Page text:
Even if you've changed the filters in your HVAC system, you may still have a problem — your HVAC system’s ducts. Your ducts may hold dust, dirt, animal dander, rodent droppings, mold, and other unsavory materials.

And if you have an older home, these may have accumulated for many years. The materials are a source of airborne pollution and your system may be distributing it around your home without you even realizing it.

Have your home’s HVAC ducts professionally inspected and cleaned on a regular basis. This cleaning will reduce pollutants in your home, and clean ducts will distribute air more efficiently, letting your system operate more efficiently.

Control the humidity levels in your home

High humidity isn't just uncomfortable. If the air in your home is damp, there’s an increased possibility of mold growing in damp areas. Mold can be a major respiratory irritant and cause other health issues as well.

Portable dehumidifiers throughout your home can help control humidity. But while this is a relatively inexpensive option, they're often noisy and require you to empty their catch basins on a regular basis.

Consider having a whole-home dehumidifier installed as part of your HVAC system. It will automatically monitor and control the humidity levels in your home.

Keep up on your housecleaning

It's been said that a clean home is a healthy home. And that's especially true when discussing indoor air quality. Despite your best efforts, allergens like dust, pet dander, and even chemical residue will settle on your home’s floors, in your carpets, and upon upholstery and other surfaces, ready to be kicked up and distributed through the air of your home.

You can solve many of these issues with good old-fashioned cleaning. Vacuum and mop floors regularly, with a good vacuum cleaner and gentle cleaning solutions. Don't forget to vacuum upholstered furniture and drapes as well. Regular house cleaning will remove pollutants from your home and keep them out of the air.

And wouldn't you rather live in a clean home, anyway?

Store household chemicals carefully

There are a surprising number of household cleaners and other substances that contain Volatile Organic Compounds (VOCs). These can be potential air pollutants that are found in many common items. These chemicals can build up to irritating levels in poorly ventilated homes. VOCs can be found in:

  • Paint
  • Varnishes and lacquers
  • Household cleaners
  • Pesticides
  • Air fresheners

When used, these chemicals disperse into the air and can cause problems like eye, nose, and throat irritation. Other issues include headaches and nausea, or even damage to internal organs and the nervous system. A well-ventilated home is important when using VOCs, and you should avoid storing them in close proximity to living spaces.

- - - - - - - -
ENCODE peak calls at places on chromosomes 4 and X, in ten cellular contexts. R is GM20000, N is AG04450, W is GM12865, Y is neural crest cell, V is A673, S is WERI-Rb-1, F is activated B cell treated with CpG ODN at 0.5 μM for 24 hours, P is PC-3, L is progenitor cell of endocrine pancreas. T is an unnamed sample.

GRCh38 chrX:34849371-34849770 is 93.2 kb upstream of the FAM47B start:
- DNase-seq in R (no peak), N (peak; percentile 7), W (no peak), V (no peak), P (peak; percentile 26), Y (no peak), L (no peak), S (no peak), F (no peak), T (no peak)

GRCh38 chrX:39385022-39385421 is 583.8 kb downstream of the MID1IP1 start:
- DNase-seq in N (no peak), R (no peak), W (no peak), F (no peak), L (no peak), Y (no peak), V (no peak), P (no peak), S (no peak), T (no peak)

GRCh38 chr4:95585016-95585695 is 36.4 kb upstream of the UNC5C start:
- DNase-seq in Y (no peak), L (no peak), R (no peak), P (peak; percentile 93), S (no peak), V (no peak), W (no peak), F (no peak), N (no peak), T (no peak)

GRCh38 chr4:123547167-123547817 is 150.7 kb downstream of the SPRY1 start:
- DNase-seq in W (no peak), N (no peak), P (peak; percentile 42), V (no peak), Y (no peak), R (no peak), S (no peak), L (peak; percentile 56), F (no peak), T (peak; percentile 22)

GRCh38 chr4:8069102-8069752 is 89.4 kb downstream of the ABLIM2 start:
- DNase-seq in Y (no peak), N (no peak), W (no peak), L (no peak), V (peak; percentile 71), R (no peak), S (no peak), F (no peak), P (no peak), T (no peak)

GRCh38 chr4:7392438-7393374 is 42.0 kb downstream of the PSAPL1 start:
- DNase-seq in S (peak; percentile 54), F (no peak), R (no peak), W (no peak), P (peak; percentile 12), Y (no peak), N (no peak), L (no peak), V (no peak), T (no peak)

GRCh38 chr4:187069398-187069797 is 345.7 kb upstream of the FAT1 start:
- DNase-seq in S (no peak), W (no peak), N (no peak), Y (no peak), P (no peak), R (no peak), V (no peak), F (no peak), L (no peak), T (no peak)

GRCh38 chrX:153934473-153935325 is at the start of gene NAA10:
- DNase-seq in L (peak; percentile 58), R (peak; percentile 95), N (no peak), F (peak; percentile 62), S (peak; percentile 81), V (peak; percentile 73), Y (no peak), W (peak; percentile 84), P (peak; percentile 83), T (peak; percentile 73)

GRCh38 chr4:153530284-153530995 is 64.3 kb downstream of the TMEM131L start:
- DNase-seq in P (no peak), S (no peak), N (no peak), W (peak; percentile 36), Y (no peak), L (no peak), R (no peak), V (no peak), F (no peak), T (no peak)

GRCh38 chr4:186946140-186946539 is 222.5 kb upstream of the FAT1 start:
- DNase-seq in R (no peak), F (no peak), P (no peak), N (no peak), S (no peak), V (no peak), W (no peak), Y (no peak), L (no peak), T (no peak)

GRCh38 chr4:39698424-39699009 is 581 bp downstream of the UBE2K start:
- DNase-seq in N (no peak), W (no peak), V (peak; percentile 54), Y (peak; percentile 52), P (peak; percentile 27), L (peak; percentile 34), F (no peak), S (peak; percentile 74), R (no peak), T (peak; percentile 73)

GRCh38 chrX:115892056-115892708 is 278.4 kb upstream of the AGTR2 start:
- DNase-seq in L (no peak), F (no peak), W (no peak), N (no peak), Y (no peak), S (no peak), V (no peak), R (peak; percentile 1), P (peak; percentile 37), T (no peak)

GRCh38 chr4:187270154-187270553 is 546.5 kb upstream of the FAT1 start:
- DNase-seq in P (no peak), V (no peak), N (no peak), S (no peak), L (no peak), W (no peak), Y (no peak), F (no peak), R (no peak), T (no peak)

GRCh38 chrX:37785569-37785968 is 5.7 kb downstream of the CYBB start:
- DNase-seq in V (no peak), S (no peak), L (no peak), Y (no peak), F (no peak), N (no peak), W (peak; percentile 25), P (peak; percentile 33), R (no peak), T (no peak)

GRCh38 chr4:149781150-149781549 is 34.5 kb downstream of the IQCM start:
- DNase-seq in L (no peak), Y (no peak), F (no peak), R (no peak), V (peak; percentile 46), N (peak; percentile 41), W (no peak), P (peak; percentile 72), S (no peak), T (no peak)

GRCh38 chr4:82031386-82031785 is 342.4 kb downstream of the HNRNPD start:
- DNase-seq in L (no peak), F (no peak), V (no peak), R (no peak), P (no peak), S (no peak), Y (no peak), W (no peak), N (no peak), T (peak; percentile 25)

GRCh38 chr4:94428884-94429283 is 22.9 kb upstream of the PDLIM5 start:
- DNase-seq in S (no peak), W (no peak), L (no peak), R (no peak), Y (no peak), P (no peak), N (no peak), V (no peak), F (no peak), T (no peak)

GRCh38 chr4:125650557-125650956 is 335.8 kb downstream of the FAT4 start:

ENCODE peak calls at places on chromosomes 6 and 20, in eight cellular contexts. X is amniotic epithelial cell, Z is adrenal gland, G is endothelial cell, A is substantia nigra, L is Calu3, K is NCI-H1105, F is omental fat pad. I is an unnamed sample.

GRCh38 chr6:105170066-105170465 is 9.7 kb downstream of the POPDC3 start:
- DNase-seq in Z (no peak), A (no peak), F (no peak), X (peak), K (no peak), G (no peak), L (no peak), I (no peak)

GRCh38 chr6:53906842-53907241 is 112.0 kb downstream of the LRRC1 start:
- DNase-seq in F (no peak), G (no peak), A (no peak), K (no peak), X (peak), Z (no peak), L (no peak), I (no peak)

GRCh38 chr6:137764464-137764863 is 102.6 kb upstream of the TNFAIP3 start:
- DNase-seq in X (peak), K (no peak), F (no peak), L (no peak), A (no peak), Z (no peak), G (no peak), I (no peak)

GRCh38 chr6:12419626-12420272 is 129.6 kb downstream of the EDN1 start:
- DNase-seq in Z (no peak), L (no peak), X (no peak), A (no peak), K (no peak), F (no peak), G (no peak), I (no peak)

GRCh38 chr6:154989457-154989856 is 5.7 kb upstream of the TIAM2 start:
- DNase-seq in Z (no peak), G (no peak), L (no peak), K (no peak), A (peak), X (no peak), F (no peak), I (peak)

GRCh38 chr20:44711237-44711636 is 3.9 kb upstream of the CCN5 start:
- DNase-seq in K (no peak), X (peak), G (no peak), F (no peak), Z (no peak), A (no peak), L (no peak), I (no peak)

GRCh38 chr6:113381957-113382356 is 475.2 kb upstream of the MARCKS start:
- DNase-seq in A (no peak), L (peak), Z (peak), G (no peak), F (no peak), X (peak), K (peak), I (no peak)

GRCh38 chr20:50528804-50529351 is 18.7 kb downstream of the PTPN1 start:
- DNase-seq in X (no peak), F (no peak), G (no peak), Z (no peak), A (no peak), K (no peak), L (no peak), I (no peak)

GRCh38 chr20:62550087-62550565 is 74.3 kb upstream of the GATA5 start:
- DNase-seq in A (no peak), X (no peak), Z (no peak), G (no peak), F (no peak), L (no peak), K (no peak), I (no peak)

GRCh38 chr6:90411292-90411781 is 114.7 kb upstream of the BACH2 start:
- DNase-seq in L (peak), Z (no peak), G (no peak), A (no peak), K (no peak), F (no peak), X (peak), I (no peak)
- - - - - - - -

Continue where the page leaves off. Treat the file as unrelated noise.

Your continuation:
Use your cooking vents

You probably spend a lot of time in your kitchen. But it can be a major source of indoor pollution. Cooking can release high levels of pollutants, including smoke and particulates.

To minimize the effects, make a habit of running your range hood fan when you begin preparing food, not just when you have a smoking skillet. And for a little extra ventilation, open a window when you’re cooking. If you want a bit more ventilation, use a fan in the window to ventilate the kitchen. 

Tend to your house plants

Did you know your green thumb can help improve indoor air quality? While having house plants inside isn't a cure-all for overall air quality, they can improve indoor air quality.

In particular, spider plants, peace lilies, and ferns are effective at scrubbing carbon monoxide and other pollutants out of the air. And they look great, too!

Conclusion

The idea that your home's air quality may be harmful to you is sobering. But if you take the idea seriously and take some common-sense precautions you'll reduce indoor air pollutants, lower the health risk caused by indoor air problems, and enjoy all the benefits of clean air inside your home.

Count on Team Enoch for the help you need

As we've seen, there are many simple things you can do to improve your indoor air quality. Others may require professional help. When you need that help, you need a partner you can trust to work with you. If you're in the Dallas/Fort Worth area, your best partner is Team Enoch.

Team Enoch is committed to providing high-quality products and workmanship to our customers, at a fair price. With over 2500 positive reviews, and over 10,000 jobs completed every year, we pride ourselves on ensuring that our well-trained technicians do the job right the first time.

At Team Enoch we have extensive experience in installing a wide range of HVAC heating and cooling equipment, air purifiers, and other gear that can make your indoor air better to breathe. And we also have plenty of experience in installing new roofs, windows, and more.

If you're in the Dallas Fort Worth area and are ready to improve your home's energy efficiency (and earn tax credits) Team Enoch has the expertise to help your out. Contact us for all your home needs. Remember, estimates are always free!